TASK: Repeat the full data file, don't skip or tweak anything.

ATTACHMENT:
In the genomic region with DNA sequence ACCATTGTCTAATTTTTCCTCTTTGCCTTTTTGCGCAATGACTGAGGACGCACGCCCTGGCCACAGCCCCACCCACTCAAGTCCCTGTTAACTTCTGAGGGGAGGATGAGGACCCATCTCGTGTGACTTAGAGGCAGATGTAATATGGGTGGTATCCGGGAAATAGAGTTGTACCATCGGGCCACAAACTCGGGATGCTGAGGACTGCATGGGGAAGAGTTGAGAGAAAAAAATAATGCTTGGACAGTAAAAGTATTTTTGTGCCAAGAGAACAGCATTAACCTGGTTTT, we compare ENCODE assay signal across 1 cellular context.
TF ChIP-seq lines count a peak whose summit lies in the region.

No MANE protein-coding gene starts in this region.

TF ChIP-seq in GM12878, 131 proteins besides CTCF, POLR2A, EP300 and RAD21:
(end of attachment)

In the genomic region with DNA sequence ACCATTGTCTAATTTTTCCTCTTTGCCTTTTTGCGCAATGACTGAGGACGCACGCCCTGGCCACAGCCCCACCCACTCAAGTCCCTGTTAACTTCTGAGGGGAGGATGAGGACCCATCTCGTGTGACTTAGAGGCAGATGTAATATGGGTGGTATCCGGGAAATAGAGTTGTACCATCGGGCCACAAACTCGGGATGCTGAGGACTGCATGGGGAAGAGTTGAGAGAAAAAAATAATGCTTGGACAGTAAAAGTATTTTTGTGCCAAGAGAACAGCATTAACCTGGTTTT, we compare ENCODE assay signal across 1 cellular context.
TF ChIP-seq lines count a peak whose summit lies in the region.

No MANE protein-coding gene starts in this region.

TF ChIP-seq in GM12878, 131 proteins besides CTCF, POLR2A, EP300 and RAD21: